On the beach, I found pebbles with holes in for eyes and sticks for a perch. Here is Driftwood the storm-tossed owl.  I think he will withstand a season in the garden.

I enjoyed making this owl so much, I wanted to make another straight away. 

Zwartbles is another fleece suitable for the great outdoors. It is now familiar, it was quick and easy to flick comb and spin more superbulky balls from my remaining raw fleece. A 7mm crochet hook was about right.  Rather than wash away all the protective lanolin, I just gave this owl a long cold soak and a rinse to get the dirt out.

Presently, I am grieving over the loss of the garden fence.  The posts have rotted at the base and it is only held up by the espalier apples I have been training for fourteen years. Replacing the fence with a permanent wall means uprooting the apples.  Much as I appreciate my mud spattered husband's Augean labours digging out the footings in the rain and much as I shall enjoy planting new things, I am a bit gutted.  The Zwartbles Owl is called Applewood and has apple branch hangers.  Couldn't manage applewood eyes, because the wood is still green, in fact growing and blossoming  ...  [Sound FX - a stifled sob - I can write screenplay].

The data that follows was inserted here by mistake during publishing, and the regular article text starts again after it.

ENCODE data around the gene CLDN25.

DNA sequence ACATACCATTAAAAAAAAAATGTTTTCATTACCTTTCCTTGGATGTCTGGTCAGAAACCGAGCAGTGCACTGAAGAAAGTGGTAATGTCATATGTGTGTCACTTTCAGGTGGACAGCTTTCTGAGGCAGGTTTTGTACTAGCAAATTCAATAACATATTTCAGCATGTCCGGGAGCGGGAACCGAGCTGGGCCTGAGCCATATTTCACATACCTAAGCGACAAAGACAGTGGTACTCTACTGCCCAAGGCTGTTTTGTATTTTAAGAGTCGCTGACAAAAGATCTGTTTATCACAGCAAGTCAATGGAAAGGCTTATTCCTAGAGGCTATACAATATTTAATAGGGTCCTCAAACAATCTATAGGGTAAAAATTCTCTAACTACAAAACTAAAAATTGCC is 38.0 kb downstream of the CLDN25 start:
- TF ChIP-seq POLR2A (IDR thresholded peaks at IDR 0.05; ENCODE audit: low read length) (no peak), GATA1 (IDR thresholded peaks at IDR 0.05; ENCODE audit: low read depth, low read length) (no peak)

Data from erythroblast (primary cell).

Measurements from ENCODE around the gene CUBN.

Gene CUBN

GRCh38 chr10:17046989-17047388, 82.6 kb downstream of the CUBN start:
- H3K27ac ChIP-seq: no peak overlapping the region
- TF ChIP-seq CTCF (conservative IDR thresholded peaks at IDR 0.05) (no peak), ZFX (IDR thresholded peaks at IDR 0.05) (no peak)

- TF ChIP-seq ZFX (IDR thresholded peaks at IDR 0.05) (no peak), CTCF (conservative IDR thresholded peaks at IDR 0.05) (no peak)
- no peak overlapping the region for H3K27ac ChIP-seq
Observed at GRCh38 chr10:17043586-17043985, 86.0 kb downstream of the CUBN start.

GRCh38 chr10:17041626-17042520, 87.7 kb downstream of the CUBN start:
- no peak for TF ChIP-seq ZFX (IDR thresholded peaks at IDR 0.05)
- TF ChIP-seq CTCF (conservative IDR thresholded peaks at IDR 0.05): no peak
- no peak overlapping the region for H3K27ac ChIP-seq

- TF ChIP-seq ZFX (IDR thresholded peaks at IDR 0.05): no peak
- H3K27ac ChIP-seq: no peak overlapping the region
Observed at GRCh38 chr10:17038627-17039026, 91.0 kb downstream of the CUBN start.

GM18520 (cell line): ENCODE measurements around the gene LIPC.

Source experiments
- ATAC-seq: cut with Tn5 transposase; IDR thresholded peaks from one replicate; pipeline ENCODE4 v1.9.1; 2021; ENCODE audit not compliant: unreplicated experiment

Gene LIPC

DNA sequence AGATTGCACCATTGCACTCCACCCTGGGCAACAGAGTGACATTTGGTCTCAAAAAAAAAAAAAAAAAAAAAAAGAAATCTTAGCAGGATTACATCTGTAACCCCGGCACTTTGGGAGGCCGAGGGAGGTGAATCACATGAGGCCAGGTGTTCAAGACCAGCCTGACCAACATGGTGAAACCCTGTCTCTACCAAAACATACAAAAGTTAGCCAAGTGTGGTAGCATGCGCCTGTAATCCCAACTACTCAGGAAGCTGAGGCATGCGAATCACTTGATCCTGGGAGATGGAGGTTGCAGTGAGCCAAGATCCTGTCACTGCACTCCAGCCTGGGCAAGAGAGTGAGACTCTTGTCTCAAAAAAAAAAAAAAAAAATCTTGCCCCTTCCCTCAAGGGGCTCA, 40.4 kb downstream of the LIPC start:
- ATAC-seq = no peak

There were some peeled larch branches dried out on the wood pile, so while Steve slaved with a spade, I stayed out of the rain in the garage and had a great time playing with power tools. 

I made a pile of rustic larch wood buttons, gave them a rub with olive oil and reckon they should last and function as buttons.  I am now not so much loosing my espalier apples as  seasoning the wood for a winter of applewood button making. Loads of raw material to try out an apple bark dye bath too.

Since Gotland and Zwartbles both felt well, what better use for them than to be needle felted into another pot on the sponge football? (see last week's blog) Perfect for keeping the buttons in.

The plot for The Girl with the Sheep Tattoo is coming on nicely.  My brother Matt can play the Midnight Shearer.  Such is his skill, that in pitch darkness, he soundlessly steals the finest fleeces to order, for a cartel of unscrupulous spinners.  I shall insist on going on location to screen test the most photogenic sheep - there will be shorn sheep nudity, but all in the best possible taste.  Phoebe can be The Girl, top fleece spotter and criminal mastermind, a thoroughly modern Moriarty. 

My other brother Roo will be typecast as captain of a small ship, smuggling fleeces out from obscure ports all over Europe, under the very noses of the detectives.  I foresee a row with BG over which of us gets to be Gotland, but the wig will suit me best and I don't have the cleavage to be Zwartbles.  Yes, there will be tears, but it will all be worthwhile when we get to sit next to Benedict Cumberbatch and Martin Freems at the BAFTAs next year.